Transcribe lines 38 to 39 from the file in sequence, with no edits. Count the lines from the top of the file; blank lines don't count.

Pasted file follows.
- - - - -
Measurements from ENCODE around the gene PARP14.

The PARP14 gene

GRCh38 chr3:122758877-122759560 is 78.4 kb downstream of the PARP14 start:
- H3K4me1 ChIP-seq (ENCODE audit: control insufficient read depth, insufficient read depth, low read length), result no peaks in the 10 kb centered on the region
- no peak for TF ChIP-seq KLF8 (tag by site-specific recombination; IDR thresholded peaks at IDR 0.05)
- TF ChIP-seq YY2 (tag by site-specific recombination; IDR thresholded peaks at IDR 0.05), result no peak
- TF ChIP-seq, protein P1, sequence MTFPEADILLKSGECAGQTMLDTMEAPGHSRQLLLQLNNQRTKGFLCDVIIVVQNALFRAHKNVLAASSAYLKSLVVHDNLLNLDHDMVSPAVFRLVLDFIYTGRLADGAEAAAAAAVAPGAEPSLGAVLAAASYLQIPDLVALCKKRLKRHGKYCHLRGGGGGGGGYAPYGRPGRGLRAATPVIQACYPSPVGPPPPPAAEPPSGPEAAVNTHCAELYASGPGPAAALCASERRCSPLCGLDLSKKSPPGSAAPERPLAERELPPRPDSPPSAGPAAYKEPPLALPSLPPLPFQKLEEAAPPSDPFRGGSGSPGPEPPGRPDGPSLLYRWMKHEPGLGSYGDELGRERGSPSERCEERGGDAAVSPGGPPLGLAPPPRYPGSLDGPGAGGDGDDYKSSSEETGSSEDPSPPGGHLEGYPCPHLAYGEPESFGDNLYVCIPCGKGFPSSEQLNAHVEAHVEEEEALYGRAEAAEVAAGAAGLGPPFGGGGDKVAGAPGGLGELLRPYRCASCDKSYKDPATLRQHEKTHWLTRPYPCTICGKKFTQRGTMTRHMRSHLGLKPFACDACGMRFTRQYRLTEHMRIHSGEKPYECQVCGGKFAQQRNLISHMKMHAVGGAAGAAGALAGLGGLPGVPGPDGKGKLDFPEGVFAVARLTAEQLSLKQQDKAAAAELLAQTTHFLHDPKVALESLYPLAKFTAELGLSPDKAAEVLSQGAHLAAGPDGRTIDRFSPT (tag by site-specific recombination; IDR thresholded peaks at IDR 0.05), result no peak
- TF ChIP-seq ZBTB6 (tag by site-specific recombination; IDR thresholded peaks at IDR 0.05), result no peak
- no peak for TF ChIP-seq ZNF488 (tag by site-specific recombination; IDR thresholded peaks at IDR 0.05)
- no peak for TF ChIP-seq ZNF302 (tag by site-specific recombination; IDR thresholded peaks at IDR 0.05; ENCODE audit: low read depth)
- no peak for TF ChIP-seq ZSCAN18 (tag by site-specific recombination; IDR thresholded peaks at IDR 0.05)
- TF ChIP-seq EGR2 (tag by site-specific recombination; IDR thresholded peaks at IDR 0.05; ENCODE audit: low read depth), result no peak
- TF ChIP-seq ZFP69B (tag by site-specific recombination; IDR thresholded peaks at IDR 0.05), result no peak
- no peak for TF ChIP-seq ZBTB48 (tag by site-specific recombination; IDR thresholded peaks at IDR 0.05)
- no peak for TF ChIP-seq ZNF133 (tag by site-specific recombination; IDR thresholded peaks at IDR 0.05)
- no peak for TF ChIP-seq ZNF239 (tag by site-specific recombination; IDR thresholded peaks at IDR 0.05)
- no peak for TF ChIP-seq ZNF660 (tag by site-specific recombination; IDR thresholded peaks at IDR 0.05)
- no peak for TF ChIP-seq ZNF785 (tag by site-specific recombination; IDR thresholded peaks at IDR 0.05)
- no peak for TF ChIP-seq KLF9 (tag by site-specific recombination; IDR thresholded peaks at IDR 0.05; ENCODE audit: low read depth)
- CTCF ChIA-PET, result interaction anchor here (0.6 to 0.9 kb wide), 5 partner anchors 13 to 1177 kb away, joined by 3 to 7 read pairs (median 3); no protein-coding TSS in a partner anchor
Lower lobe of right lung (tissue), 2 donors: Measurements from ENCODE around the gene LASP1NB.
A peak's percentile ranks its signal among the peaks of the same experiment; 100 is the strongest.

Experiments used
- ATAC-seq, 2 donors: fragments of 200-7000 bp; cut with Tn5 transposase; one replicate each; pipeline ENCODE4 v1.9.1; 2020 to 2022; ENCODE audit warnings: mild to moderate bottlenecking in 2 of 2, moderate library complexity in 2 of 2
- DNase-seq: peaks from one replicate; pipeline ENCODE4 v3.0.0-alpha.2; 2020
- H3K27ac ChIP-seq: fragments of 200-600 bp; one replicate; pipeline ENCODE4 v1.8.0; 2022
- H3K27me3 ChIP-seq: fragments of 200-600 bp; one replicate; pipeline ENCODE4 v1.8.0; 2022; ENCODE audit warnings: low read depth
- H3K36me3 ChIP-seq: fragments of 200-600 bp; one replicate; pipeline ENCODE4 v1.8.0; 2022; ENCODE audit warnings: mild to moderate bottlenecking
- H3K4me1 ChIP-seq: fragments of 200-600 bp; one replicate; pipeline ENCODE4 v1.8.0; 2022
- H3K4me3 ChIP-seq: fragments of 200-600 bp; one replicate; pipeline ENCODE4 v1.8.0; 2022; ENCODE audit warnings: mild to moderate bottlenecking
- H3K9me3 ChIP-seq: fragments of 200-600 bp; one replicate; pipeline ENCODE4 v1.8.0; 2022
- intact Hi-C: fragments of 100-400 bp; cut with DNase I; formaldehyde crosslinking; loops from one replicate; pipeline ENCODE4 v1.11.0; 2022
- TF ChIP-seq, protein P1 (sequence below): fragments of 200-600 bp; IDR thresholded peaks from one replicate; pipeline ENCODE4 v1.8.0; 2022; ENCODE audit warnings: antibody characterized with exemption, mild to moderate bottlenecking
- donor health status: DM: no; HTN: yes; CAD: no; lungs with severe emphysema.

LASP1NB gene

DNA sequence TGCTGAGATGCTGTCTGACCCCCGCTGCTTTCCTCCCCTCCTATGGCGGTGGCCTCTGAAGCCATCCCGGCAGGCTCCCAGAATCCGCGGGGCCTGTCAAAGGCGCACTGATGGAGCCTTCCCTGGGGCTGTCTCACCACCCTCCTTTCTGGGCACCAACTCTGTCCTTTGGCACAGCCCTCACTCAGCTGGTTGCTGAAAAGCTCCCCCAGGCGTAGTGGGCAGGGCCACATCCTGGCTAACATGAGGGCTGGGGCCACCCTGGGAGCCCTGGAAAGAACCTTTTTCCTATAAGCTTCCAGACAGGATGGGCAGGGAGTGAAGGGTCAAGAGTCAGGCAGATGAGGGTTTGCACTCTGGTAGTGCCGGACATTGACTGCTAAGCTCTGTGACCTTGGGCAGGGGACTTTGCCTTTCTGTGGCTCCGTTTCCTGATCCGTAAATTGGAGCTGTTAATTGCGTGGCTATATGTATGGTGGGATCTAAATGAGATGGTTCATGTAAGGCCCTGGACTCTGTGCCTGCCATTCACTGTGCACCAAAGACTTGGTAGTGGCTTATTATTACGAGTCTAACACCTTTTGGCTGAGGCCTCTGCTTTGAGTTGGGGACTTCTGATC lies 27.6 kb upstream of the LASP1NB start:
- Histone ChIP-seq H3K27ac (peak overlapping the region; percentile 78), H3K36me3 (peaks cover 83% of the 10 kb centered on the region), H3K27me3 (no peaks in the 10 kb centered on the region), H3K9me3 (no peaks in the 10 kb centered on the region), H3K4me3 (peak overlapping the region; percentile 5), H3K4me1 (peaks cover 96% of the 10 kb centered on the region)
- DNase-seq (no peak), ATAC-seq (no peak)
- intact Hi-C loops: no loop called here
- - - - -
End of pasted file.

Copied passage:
- DNase-seq (no peak), ATAC-seq (no peak)
- intact Hi-C loops: no loop called here